My rating: 3.5 of 5 stars
Publication Date: July 5th, 2016
Publisher: Alloy Entertainment
Point of View: 1st Person & Feminine
Recommended Age: 13+
Genres & Themes: Young Adult, Contemporary, Mental Illness, Romance, Dementia, First Love, Family
They tell me that my memory will never be the same, that I’ll start forgetting things. At first just a little, and then a lot. So I’m writing to remember.
Sammie was always a girl with a plan: graduate at the top of her class and get out of her small town as soon as humanly possible. Nothing will stand in her way–not even a rare genetic disorder the doctors say will slowly start to steal her memories and then her health. What she needs is a new plan.
So the Memory Book is born: Sammie’s notes to her future self, a document of moments great and small. It’s where she’ll record every perfect detail of her first date with longtime crush, Stuart–a brilliant young writer who is home for the summer. And where she’ll admit how much she’s missed her childhood best friend, Cooper, and even take some of the blame for the fight that ended their friendship.
Through a mix of heartfelt journal entries, mementos, and guest posts from friends and family, readers will fall in love with Sammie, a brave and remarkable girl who learns to live and love life fully, even though it’s not the life she planned.
I feel a little sad and empty right now. I think I was watching a movie before I decided to finish The Memory Book—what was it?—but now I don’t feel like it anymore…
This was my first time reading about dementia. Everything I thought I knew about the illness turned out to be damn wrong and stereotyped. Boy was I wrong.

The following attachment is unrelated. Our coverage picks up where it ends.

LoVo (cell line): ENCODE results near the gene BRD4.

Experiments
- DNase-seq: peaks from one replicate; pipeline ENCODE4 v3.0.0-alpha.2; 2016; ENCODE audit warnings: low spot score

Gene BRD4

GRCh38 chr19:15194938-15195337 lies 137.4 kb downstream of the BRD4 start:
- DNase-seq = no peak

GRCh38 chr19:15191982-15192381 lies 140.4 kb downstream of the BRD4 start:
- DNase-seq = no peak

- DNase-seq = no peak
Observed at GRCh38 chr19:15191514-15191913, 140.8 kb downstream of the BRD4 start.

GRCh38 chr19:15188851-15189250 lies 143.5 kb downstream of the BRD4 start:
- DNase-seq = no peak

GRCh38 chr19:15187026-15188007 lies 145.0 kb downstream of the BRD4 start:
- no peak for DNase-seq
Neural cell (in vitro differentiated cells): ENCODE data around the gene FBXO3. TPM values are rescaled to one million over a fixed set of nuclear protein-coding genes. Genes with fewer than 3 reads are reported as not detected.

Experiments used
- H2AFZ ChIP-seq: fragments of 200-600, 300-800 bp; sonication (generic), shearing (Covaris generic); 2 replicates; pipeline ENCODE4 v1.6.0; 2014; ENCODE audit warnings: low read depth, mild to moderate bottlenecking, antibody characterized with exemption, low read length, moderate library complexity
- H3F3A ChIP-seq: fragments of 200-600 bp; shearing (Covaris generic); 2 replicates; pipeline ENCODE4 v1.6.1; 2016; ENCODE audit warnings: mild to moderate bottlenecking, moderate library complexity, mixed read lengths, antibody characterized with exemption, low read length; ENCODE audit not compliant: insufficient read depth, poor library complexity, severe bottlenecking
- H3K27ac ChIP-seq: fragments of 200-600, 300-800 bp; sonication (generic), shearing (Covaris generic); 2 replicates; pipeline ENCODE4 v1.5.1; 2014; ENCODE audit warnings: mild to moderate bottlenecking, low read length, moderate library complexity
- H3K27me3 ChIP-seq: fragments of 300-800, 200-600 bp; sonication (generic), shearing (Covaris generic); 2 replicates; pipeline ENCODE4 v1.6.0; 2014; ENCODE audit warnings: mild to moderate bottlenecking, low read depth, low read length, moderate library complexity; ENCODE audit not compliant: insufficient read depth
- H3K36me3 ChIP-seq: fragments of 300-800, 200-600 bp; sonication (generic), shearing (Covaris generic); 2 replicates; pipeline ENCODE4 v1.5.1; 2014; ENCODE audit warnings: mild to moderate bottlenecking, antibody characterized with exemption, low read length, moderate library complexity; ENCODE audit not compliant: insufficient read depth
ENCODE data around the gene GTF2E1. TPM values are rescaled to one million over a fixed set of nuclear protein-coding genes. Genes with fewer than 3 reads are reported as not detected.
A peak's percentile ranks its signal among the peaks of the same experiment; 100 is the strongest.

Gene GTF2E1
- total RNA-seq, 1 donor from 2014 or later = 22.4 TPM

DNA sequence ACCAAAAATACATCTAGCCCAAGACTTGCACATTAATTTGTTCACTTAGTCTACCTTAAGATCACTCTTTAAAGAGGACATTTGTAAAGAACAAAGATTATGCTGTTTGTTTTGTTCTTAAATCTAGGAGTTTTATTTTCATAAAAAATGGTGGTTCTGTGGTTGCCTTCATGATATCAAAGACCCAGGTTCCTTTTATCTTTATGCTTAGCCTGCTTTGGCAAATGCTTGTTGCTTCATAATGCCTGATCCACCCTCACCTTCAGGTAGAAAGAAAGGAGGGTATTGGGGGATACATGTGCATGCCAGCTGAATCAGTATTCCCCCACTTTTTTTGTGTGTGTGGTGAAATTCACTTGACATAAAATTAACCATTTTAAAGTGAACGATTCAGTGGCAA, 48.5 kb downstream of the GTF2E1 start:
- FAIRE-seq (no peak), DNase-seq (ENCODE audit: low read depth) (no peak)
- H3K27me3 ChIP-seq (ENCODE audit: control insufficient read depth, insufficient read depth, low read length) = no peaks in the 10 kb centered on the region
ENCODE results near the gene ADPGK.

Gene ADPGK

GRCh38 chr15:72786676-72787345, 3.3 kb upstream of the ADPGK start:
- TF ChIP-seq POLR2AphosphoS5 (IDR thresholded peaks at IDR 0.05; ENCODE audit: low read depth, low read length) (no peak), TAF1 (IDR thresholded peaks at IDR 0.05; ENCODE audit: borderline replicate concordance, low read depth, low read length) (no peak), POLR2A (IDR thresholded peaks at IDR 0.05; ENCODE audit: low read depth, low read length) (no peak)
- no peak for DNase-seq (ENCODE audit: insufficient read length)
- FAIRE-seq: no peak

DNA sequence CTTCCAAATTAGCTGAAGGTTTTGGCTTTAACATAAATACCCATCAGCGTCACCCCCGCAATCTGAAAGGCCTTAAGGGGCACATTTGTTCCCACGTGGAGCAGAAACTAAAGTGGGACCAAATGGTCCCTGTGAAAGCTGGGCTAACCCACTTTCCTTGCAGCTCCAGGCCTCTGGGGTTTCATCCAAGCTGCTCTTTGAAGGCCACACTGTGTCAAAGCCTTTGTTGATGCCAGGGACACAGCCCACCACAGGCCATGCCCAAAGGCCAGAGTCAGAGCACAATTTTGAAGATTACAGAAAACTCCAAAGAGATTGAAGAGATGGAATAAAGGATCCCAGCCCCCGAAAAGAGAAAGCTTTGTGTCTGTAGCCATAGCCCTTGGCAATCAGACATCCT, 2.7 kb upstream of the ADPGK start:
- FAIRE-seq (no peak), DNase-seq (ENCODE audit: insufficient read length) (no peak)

Dementia doesn’t necessarily kill a person—physically—but it does kill their memories, and so, because Sammie wants to fight that, wants to still remember, she started writing in this book she decided to call ‘‘the memory book.’’
Despite how I make it look, The Memory Book is not that sad of a tale. It’s brimming with important messages, love and firsts. Not only is it enthralling, but it’s also illuminating and inspiring.
See, although Sammie knew she would one day lose everything she aspired to—college, friends, her future—she nonetheless kept on giving all she had to make her dreams come true. She’s amazing and I certainly do not say that loosely.
I may never have read anything about dementia before, as I mentioned it, but I did read many, many books about all types of mental illnesses, and let me tell you that not all of them feel authentic.
But everything about The Memory Book is. Everything. Everything is convincing—even the characters—and I felt so close to Sammie I personally wanted to hold her hand through hard times.
Now I really wish I could give this book a higher rating—I really, really do—but the romance is very forced. Believe me, I’m all for cheering for the underdogs, but Stuart never touched me the way Cooper did.
Regardless, it’s such a powerful story I beg of you to not let my rating discard your interest for this book (if you think it to be low). It may only be a 3.5 star-rating, but it’s a solid 3.5 star-rating.
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